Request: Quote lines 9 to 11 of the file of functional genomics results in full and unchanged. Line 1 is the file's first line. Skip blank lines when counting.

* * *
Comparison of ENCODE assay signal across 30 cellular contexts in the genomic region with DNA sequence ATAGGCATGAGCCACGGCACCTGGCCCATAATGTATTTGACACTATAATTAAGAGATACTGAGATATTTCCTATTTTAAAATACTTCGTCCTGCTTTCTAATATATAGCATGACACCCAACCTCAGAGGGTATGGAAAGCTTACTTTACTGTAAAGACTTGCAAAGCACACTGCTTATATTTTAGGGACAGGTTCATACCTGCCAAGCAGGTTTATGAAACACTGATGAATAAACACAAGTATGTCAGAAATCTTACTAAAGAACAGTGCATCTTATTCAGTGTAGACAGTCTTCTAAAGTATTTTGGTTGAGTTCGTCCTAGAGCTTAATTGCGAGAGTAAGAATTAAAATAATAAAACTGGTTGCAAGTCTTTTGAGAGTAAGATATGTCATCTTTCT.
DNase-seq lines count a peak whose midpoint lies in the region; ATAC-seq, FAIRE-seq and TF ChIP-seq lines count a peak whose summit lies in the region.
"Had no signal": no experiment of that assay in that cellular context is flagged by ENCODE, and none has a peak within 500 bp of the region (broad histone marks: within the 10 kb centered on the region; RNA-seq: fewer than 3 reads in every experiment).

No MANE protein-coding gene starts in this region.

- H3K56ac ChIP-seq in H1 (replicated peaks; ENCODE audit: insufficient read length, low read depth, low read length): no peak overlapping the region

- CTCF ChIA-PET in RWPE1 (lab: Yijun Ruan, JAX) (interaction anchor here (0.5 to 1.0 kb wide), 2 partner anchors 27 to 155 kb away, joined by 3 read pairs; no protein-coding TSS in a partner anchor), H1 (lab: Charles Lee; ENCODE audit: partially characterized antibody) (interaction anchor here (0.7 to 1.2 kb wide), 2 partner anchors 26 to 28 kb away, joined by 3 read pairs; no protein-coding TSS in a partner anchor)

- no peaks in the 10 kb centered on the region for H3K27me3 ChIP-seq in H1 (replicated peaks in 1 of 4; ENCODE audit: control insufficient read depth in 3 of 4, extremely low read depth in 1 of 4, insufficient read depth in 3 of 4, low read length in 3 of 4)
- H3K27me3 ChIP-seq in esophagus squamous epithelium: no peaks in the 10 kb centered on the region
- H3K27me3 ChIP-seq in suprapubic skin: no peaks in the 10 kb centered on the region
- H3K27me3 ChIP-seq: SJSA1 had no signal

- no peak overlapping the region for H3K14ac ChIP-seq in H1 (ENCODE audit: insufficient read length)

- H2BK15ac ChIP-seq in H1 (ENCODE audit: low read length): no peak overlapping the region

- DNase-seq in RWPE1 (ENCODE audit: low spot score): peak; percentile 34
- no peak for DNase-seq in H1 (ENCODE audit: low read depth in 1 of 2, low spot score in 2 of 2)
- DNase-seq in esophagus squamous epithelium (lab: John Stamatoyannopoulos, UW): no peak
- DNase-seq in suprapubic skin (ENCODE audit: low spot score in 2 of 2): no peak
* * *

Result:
- H3K27me3 ChIP-seq in suprapubic skin: no peaks in the 10 kb centered on the region
- H3K27me3 ChIP-seq: SJSA1 had no signal

- no peak overlapping the region for H3K14ac ChIP-seq in H1 (ENCODE audit: insufficient read length)